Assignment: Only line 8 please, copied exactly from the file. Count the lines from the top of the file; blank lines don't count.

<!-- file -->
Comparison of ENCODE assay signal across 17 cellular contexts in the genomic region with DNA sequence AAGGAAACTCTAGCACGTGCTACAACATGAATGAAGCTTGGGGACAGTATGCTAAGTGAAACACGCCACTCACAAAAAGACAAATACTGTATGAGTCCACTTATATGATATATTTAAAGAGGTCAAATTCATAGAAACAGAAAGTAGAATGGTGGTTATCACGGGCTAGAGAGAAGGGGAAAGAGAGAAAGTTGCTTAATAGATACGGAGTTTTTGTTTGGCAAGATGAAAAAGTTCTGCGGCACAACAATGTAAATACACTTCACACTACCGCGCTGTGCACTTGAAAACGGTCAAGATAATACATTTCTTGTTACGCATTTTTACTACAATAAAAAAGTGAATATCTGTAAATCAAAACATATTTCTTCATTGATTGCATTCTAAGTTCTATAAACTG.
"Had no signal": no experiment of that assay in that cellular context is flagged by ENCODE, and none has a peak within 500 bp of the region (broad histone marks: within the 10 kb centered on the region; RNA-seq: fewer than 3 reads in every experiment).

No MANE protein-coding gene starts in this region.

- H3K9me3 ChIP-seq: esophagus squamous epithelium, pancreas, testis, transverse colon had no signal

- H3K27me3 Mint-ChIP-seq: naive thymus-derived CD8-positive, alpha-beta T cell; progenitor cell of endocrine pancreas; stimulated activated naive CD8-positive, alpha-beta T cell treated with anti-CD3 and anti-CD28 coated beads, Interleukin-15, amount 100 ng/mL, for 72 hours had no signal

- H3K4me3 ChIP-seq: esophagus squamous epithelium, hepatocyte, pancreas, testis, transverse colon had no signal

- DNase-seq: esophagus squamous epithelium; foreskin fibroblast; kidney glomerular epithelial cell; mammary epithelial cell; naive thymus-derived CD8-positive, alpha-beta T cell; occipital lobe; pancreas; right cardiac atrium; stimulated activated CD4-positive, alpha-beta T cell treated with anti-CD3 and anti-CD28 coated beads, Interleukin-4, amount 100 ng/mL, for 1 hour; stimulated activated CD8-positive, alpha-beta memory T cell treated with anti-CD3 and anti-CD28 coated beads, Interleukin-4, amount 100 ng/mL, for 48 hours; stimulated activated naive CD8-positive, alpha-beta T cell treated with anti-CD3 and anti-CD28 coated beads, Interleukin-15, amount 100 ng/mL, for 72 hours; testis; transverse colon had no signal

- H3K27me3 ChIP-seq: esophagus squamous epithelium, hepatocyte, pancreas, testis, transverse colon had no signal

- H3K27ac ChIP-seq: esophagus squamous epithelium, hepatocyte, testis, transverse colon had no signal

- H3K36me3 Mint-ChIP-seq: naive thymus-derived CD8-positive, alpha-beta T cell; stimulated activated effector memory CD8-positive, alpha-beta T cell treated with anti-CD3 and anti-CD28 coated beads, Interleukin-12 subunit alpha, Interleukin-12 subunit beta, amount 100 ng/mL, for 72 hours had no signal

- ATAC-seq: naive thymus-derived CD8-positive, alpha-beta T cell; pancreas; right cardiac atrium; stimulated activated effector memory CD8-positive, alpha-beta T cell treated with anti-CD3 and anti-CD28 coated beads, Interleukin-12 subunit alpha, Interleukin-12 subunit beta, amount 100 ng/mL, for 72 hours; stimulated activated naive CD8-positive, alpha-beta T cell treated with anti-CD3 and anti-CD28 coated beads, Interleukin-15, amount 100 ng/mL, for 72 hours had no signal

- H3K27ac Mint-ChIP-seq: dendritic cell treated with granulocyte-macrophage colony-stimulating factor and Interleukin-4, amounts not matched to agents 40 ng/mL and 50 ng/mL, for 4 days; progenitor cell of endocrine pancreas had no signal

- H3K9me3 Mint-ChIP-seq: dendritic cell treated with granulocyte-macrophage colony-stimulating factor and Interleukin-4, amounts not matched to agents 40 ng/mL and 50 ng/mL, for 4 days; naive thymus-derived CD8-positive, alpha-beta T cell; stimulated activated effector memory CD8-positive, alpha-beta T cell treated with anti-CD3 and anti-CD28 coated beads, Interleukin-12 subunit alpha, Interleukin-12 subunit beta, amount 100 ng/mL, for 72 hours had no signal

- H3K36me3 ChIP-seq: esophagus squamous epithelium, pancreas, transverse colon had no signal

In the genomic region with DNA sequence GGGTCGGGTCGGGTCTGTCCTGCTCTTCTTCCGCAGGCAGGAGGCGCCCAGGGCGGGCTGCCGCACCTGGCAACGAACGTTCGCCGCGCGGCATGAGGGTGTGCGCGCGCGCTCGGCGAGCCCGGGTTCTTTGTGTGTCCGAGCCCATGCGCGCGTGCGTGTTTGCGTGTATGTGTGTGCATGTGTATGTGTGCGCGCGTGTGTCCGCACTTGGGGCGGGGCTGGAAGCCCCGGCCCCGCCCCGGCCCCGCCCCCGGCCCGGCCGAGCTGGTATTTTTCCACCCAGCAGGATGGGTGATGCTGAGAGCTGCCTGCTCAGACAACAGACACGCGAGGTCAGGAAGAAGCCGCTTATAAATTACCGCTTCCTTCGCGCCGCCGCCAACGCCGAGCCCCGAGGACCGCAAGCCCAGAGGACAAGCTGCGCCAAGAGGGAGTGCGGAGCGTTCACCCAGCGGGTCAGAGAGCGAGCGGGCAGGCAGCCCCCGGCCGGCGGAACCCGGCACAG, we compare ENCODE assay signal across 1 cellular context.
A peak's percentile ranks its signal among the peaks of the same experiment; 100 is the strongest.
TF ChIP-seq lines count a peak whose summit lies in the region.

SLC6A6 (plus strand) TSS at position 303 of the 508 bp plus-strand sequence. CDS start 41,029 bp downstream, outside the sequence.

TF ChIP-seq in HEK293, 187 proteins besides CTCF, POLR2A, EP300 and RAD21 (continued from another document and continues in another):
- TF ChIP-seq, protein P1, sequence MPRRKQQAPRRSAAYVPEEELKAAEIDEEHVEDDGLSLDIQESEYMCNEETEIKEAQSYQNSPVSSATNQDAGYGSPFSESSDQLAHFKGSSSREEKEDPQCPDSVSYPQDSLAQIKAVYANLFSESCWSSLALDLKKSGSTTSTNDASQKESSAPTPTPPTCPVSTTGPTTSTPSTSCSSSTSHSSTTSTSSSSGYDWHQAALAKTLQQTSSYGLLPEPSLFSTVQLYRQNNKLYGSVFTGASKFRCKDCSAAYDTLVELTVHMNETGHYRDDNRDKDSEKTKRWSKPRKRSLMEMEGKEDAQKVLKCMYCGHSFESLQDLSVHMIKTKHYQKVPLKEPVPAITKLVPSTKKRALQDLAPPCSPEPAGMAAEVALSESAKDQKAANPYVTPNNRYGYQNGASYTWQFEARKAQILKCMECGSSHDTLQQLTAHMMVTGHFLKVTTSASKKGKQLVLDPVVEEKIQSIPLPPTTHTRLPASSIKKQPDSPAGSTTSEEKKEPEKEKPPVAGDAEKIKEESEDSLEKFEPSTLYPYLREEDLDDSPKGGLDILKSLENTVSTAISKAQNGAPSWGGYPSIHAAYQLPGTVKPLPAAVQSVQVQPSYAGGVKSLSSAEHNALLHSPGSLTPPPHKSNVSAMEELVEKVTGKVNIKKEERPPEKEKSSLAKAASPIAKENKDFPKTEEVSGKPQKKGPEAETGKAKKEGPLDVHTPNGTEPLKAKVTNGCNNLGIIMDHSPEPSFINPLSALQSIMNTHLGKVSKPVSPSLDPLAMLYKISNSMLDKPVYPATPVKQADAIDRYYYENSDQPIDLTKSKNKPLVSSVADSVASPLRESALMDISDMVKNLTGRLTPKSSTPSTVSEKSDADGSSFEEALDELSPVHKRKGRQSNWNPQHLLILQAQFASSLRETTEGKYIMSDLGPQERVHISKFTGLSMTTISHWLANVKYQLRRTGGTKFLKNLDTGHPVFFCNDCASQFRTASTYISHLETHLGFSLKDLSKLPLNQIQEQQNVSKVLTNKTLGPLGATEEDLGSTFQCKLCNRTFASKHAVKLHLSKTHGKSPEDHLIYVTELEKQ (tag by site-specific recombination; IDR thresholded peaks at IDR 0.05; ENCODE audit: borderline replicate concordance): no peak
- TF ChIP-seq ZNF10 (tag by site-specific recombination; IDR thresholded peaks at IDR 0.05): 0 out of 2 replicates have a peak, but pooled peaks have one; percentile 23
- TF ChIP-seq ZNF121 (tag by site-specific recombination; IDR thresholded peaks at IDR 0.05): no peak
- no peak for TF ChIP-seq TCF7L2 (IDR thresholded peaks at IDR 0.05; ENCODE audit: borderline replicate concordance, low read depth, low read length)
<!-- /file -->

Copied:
- H3K27me3 ChIP-seq: esophagus squamous epithelium, hepatocyte, pancreas, testis, transverse colon had no signal